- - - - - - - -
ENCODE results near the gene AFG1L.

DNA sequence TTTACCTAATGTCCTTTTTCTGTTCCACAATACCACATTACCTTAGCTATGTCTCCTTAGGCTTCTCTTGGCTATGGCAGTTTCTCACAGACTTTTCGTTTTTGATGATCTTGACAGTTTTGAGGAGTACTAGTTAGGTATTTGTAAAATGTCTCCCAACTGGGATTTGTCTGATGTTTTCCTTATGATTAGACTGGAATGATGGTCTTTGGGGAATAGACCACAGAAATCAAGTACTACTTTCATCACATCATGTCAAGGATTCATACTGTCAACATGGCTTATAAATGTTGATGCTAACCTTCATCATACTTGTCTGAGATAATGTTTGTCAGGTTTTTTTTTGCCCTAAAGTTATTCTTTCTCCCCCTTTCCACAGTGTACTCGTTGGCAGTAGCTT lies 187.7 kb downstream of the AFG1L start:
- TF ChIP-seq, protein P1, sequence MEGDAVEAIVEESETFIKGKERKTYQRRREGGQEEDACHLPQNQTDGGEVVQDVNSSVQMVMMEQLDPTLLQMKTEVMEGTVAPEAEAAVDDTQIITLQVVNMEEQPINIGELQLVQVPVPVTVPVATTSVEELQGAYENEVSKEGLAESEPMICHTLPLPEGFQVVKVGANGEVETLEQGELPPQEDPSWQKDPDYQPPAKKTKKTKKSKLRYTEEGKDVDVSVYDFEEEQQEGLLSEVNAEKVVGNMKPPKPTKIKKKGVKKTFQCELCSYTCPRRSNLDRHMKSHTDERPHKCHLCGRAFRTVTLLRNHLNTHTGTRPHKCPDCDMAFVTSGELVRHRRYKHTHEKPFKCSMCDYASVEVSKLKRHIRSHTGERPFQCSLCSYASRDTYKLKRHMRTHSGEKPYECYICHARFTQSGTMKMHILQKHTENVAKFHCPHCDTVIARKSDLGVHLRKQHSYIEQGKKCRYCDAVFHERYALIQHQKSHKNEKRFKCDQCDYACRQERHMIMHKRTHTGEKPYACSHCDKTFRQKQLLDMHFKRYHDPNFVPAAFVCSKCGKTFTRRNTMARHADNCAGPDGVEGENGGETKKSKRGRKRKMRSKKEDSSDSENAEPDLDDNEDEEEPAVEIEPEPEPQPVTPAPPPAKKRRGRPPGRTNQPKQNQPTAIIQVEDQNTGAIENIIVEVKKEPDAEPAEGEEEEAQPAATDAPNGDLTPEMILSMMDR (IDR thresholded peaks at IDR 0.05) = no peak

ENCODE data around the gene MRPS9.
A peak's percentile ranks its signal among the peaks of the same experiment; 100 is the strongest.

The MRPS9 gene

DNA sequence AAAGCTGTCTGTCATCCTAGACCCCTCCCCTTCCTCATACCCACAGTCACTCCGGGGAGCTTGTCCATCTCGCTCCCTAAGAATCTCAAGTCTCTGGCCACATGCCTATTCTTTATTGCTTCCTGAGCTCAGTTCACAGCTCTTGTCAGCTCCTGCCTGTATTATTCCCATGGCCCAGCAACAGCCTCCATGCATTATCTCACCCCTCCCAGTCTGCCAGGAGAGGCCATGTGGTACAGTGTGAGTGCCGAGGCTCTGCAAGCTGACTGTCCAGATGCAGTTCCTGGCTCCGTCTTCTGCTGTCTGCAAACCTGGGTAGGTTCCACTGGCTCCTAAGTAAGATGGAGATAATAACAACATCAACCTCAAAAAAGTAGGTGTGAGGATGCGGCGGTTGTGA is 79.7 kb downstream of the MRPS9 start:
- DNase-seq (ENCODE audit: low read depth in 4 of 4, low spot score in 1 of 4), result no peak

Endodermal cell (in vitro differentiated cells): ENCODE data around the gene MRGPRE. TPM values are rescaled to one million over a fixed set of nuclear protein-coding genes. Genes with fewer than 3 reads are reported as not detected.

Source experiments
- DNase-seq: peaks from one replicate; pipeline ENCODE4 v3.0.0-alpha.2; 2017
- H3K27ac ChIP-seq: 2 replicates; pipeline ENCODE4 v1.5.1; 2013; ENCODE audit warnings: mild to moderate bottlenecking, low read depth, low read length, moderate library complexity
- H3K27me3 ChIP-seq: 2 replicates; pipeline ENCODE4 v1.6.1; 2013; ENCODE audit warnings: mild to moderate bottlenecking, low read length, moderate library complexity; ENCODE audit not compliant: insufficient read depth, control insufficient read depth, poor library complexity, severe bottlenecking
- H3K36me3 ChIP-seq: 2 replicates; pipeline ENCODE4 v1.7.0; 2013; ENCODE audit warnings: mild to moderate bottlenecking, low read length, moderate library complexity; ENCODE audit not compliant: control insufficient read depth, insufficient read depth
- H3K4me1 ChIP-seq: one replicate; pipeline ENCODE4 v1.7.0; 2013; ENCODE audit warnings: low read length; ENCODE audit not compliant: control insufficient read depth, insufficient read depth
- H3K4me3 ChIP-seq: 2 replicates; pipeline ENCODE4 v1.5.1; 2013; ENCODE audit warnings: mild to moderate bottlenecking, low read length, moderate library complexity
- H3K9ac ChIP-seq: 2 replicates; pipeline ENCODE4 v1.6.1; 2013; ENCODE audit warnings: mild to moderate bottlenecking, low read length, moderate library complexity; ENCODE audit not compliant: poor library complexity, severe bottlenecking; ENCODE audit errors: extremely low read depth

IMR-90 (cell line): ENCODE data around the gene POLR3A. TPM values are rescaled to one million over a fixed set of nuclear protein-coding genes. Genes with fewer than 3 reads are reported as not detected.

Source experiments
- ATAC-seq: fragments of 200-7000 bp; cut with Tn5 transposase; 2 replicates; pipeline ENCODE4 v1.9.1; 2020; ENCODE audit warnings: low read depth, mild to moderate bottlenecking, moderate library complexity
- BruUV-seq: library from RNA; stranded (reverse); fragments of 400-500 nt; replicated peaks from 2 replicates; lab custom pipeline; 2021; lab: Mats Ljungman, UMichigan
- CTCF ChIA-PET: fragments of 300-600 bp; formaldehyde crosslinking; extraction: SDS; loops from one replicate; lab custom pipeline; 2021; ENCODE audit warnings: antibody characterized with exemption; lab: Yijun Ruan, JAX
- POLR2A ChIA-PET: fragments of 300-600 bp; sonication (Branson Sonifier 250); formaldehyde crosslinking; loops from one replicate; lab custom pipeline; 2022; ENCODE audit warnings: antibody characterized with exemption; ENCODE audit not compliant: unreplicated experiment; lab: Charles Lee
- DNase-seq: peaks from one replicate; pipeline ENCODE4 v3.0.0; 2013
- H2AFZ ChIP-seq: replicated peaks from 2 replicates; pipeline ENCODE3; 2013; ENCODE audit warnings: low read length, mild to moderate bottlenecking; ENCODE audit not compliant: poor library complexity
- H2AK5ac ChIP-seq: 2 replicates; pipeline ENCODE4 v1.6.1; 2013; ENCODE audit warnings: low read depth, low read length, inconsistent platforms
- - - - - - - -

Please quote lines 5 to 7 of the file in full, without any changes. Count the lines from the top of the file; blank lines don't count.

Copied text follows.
A peak's percentile ranks its signal among the peaks of the same experiment; 100 is the strongest.

The MRPS9 gene

DNA sequence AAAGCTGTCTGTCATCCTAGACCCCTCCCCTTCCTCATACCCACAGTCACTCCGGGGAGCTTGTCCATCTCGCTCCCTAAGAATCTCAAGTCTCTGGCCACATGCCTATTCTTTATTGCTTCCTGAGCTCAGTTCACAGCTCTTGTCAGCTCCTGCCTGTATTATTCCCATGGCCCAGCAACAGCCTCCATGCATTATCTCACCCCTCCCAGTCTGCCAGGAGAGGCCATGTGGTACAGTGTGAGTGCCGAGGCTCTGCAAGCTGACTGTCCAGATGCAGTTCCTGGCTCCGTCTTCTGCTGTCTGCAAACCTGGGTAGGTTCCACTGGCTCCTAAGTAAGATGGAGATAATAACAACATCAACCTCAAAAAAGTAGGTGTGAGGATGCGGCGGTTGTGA is 79.7 kb downstream of the MRPS9 start: